Uncharted: The Lost Legacy Review
The game can be played without a copy of Uncharted 4: A Thief’s End, and while it does wrap up some story elements from Nathan Drake’s final adventure, it can be enjoyed as a standalone experience. For those who enjoy the franchise’s multiplayer, you’ll be glad to know that The Lost Legacy includes the same multiplayer from A Thief’s End (with all of its DLC), along with a new Survival Arena mode, as well as a new character (and character skins).
Those who have already played through Uncharted 4 will feel right at home with The Lost Legacy. For the most part, the minute-to-minute action remains largely the same. The series’ patented mix of exploration, puzzle-solving, and combat translates well to the Western Ghats of India, and the stealth mechanics introduced in last year’s game make a triumphant return. Gone are the grenade-loving, bullet sponge henchmen from the PlayStation 3 titles; rather than artificially boosting difficulty through damage-resistant enemies, The Lost Legacy (and its predecessor) rely on smarter, more strategic enemy AI. Coupled with the ability to hide in tall foliage, and level designs that place an emphasis on verticality, it becomes hard to fault the tried-and-true gameplay loop that Naughty Dog perfected last year.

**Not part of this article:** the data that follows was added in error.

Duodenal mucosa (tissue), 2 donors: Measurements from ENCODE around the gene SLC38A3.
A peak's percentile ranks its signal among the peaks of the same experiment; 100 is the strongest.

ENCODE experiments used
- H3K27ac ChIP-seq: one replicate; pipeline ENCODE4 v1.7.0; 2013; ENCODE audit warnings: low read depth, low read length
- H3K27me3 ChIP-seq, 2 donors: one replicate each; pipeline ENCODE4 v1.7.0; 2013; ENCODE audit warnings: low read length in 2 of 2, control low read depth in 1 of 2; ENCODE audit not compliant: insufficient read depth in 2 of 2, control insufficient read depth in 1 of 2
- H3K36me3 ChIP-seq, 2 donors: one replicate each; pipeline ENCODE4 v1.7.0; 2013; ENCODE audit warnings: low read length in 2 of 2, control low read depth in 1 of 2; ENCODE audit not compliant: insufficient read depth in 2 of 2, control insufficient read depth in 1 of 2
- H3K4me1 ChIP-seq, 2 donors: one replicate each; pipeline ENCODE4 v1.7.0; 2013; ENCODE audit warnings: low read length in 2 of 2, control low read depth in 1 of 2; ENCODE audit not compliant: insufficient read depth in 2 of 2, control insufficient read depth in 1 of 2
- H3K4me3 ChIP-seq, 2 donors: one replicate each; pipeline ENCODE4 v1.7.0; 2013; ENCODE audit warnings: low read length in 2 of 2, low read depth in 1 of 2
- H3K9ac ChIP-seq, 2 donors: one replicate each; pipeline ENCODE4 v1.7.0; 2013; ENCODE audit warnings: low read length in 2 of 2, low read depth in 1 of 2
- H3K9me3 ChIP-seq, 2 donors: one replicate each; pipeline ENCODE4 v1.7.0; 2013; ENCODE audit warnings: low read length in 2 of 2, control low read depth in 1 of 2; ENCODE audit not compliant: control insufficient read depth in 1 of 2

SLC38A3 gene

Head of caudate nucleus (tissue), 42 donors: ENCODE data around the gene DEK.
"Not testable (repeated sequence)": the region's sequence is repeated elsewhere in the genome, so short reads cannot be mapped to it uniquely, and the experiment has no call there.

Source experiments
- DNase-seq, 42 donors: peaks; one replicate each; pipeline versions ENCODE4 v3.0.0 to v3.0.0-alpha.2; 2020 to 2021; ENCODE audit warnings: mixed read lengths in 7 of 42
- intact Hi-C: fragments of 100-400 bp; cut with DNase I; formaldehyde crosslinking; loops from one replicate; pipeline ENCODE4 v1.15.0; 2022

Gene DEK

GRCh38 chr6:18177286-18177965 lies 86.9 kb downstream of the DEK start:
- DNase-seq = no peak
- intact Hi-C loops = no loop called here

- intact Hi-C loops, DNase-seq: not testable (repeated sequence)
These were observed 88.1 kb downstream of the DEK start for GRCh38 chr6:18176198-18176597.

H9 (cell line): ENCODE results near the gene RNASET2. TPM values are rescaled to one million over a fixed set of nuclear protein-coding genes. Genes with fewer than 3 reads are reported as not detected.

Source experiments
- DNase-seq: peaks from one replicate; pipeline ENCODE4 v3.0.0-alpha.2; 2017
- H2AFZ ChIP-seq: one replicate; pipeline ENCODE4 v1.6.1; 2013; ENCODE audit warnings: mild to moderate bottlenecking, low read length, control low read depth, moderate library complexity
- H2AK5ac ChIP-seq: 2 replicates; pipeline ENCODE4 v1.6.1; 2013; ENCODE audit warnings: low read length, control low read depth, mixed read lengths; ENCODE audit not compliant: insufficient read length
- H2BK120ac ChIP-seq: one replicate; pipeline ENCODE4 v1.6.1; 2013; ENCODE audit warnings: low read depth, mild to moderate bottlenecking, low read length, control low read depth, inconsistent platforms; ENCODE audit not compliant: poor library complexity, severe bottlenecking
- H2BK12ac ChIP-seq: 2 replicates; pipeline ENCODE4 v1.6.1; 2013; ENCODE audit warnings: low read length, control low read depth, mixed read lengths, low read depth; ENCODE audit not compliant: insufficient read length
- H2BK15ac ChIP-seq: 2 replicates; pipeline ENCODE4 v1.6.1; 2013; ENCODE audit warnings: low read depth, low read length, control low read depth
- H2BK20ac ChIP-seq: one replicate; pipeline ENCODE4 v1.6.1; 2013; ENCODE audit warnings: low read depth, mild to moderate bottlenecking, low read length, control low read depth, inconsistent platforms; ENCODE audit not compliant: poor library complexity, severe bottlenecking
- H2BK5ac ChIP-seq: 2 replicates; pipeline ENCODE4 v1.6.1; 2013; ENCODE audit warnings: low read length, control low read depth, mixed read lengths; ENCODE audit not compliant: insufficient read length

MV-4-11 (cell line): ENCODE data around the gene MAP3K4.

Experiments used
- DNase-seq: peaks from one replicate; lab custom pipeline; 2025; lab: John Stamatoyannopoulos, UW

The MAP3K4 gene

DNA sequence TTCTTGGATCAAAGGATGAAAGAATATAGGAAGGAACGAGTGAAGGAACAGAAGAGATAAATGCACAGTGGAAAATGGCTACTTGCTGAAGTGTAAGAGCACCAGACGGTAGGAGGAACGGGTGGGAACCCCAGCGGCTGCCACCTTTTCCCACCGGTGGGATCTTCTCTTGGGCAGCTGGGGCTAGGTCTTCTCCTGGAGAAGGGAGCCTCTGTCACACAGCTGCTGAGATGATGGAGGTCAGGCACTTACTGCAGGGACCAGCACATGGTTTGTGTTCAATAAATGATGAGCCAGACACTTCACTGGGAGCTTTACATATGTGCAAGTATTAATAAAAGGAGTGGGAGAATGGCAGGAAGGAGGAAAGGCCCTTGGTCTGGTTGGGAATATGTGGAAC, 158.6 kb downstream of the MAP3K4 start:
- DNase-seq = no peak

While the grappling hook and piton make a return, Chloe also has a few new tricks up her sleeve. Most notable is her ability to pick locks. Admittedly, its only use is on locked weapon crates left behind by enemy mercenaries, though it does come into play during one of the game’s more intense scripted sequences, which I won’t dare spoil. Additionally, Chloe also has access to a silenced pistol, which is a boon for those who like a little stealth with their gunplay.
Traveling alongside Chloe for the duration of the journey is Nadine Ross, a tough-as-nails mercenary who makes her return from Uncharted 4. This time around, she serves as Chloe’s partner-in-crime, as she tries to restore her name and reputation following the events of the previous game.
It might come as a surprise to some, but the relationship between Chloe and Nadine serves as some of the best story bits in the series to date, partly because of their disparate personalities. Chloe’s devil-may-care attitude and her apparent apathy towards others contrast with Nadine’s professional and meticulous nature.
However, once you dig past these surface-level comparisons, it’s interesting to see just how similar these two wildly different characters are. While they might come from different backgrounds and have their own motives and goals, both have had a tough time proving their worth in the past, partly because they both work in male-dominated professions (assuming you can call treasure hunting a profession). The Lost Legacy isn’t afraid to deliver more serious story beats when necessary, though that doesn’t mean that there’s no humor to be found. When the two aren’t exchanging stories during car rides across the game’s map, they often exchange sardonic (and hilarious) quips, and I found myself missing their banter when the game’s credits began to roll.